Recently, I've been able to join this program to add a radar component with the goal of measuring the thickness of the glacier ice. For most glaciers in Alaska, we don't actually know how much ice they contain.
The beauty of airborne science is that it can only happen with good weather. Mountain flying poses so many challenges that we have to wait for conditions to be great. Last week we had five days of beautiful conditions and managed to cover a large part of Alaska's glaciers. Some impressions follow below.


 

Beautiful blue glacier lake


Late fall conditions with only little snow left on many glaciers

A drained glacier lake

Ultima Thule Lodge: our base of operations


The ever-amazing Mt. St.Elias from Icy Bay; 5400 m from bottom to top!

St. Elias with Malaspina Glacier in the foreground

Funky avalanche

Icy Bay

A really nice fold in Icy Bay; St. Elias in the background



Icy Bay

Tyndall Glacier in Icy Bay

Some Moose enjoying the lush vegetation of coastal Alaska
We saw much of the snow surface covered in red algae. This is sufficiently darker than the snow to cause additional melting and snow cups.

Close-up of red snow algea

The Bagley Icefield with Mt. Logan, arguably the largest mountain in the world. The area over 5000 m asl spans more than 15 km.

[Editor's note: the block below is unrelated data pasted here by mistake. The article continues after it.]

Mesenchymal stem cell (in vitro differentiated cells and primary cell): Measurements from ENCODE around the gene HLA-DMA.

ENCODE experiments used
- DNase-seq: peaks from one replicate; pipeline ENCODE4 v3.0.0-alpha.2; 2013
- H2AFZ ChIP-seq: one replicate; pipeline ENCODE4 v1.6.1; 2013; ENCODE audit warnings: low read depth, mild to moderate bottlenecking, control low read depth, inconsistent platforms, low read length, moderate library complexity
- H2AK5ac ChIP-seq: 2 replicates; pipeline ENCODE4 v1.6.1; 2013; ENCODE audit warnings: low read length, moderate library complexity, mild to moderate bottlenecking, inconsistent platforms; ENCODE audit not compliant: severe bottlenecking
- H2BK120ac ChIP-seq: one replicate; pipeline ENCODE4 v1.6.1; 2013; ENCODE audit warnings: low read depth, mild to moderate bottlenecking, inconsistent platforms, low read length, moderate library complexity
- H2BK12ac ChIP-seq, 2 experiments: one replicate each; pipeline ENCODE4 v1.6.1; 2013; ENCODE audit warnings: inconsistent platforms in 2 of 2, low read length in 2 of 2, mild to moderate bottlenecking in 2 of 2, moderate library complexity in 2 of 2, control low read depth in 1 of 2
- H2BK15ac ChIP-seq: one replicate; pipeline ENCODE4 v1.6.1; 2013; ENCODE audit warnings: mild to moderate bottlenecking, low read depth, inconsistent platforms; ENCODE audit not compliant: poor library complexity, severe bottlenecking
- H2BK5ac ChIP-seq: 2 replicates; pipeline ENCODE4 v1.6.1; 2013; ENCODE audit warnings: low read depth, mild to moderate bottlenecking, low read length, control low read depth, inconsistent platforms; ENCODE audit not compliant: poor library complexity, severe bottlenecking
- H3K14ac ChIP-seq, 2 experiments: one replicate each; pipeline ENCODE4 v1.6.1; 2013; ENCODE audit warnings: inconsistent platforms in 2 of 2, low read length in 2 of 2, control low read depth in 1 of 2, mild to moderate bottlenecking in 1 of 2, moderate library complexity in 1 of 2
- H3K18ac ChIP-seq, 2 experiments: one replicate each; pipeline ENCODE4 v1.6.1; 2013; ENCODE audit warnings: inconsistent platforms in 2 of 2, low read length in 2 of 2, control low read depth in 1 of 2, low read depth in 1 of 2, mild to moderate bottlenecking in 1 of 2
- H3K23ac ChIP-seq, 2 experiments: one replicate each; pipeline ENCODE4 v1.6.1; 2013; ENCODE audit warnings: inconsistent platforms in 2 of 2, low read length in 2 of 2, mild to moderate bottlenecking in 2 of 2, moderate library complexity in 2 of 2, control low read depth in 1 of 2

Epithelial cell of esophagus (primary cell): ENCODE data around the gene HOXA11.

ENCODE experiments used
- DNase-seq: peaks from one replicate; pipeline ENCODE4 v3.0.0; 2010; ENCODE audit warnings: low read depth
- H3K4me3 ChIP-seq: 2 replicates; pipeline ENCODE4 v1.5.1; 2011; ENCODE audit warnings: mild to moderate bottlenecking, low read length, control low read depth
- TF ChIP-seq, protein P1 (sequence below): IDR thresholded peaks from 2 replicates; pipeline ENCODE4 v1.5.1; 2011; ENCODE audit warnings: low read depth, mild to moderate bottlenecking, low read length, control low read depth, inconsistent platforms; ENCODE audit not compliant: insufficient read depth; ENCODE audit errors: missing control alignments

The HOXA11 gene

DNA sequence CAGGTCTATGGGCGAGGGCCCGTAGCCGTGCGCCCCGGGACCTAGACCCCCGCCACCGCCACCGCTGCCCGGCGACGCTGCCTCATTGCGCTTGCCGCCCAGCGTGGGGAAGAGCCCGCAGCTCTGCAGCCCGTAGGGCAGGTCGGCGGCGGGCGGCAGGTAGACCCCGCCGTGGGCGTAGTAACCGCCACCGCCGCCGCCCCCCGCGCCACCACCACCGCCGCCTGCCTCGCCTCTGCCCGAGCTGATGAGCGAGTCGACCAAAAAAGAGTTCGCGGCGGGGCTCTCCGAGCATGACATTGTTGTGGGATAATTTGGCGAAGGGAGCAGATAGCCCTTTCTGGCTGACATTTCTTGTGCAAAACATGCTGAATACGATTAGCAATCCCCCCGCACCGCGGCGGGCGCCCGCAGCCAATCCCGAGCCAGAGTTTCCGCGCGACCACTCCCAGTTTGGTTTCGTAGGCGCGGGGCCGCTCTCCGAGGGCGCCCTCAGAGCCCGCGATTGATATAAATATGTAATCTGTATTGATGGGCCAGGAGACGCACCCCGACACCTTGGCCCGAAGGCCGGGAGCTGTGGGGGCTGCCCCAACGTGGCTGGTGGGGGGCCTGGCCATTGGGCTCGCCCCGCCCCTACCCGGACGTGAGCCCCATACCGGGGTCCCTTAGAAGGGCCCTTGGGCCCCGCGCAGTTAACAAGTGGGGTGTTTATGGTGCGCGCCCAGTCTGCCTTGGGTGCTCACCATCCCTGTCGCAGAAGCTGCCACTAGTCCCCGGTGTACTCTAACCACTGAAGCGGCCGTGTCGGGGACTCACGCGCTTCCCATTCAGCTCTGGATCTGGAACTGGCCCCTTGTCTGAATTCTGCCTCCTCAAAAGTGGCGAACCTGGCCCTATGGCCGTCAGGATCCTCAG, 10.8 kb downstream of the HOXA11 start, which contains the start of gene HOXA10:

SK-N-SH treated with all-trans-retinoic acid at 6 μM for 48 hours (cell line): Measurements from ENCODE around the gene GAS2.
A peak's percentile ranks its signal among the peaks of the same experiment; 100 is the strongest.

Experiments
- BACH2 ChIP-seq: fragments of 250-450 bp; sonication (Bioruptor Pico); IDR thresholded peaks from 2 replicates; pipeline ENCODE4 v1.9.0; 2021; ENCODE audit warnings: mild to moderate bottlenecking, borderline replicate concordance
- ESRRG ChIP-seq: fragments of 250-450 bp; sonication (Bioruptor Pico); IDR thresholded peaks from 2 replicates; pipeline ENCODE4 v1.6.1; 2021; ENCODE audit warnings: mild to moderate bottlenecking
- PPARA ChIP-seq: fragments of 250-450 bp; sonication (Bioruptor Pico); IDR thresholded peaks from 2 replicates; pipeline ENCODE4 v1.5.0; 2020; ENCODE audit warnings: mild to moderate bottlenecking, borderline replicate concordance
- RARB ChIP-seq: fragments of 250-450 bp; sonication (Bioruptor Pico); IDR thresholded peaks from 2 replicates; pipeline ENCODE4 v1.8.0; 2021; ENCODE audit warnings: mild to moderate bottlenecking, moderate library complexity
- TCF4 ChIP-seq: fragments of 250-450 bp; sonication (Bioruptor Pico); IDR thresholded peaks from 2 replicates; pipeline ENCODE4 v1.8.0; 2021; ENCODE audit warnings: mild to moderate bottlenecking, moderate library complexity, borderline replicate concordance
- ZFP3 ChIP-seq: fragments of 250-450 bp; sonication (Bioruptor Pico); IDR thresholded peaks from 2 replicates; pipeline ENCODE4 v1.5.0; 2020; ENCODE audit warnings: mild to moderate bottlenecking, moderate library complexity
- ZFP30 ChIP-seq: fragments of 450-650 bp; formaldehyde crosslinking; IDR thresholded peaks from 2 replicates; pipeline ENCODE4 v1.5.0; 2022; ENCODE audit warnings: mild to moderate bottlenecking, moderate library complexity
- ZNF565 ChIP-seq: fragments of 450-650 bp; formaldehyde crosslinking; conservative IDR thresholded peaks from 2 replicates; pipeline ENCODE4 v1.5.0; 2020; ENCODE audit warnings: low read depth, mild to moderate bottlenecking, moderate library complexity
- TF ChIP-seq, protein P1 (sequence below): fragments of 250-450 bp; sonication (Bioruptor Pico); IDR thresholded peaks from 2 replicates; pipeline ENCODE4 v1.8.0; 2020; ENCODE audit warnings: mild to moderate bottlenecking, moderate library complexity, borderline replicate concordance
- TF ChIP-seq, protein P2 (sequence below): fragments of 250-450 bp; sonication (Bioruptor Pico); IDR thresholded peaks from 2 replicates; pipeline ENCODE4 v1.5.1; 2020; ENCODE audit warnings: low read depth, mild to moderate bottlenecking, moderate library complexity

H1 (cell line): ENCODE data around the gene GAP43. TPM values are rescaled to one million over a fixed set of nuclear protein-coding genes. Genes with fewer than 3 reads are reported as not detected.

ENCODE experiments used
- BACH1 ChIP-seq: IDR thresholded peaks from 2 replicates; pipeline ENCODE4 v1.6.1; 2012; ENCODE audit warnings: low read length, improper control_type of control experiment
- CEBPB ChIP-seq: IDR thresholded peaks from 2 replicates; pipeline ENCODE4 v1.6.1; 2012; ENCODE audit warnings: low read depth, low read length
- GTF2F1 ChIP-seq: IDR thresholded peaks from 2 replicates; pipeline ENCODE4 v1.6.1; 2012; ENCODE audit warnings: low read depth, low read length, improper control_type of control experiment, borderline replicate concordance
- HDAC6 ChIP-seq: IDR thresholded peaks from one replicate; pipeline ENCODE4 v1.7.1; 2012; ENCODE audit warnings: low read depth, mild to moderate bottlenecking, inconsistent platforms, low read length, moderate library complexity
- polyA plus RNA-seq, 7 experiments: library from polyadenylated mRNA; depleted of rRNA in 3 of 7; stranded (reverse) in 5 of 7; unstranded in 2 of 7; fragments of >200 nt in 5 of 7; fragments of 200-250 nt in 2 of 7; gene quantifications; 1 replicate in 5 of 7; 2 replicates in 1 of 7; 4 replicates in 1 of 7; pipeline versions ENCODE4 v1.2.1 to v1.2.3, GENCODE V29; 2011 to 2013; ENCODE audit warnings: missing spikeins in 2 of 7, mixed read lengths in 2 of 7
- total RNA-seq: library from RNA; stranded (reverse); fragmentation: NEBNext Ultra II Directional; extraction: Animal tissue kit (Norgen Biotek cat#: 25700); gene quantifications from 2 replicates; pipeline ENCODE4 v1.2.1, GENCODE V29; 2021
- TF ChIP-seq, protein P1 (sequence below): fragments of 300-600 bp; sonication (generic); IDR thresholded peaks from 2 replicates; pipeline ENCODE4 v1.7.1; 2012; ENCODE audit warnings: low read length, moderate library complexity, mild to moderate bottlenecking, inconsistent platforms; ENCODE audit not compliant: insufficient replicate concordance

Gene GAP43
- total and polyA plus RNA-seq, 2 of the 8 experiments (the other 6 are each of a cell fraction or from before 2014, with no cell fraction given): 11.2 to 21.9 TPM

Pothole central on the upper Logan Glacier. These are believed to be left-over and water-filled crevasses and are associated with surges

A landslide onto a glacier


The advancing Taku Glacier

Band-ogives or Forbes bands, an alternating sequence of dark and bright ice forming under ice falls. This one is from the Juneau Ice Field.

Close up of Forbes' bands.

A large ice berg with runnels in the Columbia Glacier Bay

And finally a nice look at beginning fall in interior Alaska.

Monday, June 2, 2014

Yakutat: a glaciologist's paradise

Yakutat, Alaska, is a small town on the coast. The area around this little town hosts some incredible mountains and glaciers, some of them among the most rapidly retreating in the world, others quite happily advancing. Here are some impressions from our recent flights.

Turner Glacier seems to surge about every 2-3 years. It repeats surges more rapidly than any other glacier I know of. The surges are very violent, and nothing on the glacier remains uncrevassed.


Turner Glacier: the surge advances a front right into the ocean. It is one of the few (if not the only) surging tidewater glacier in Alaska.

Hubbard Glacier is an anomaly in this area: it has been steadily advancing during the past more than 100 years

Strong tidal currents manage to keep this gap open for now.
Hubbard Glacier threatens to close off this gap at Gilbert Point.

Looking out Yakutat Glacier into Harlequin Lake. The glacier has retreated dramatically in the past few years. It might have accelerated in the process, at least it looks much more crevassed than a few years ago

The glacier has separated into two different glaciers recently. The ice in the lake has already broken off and will soon flush out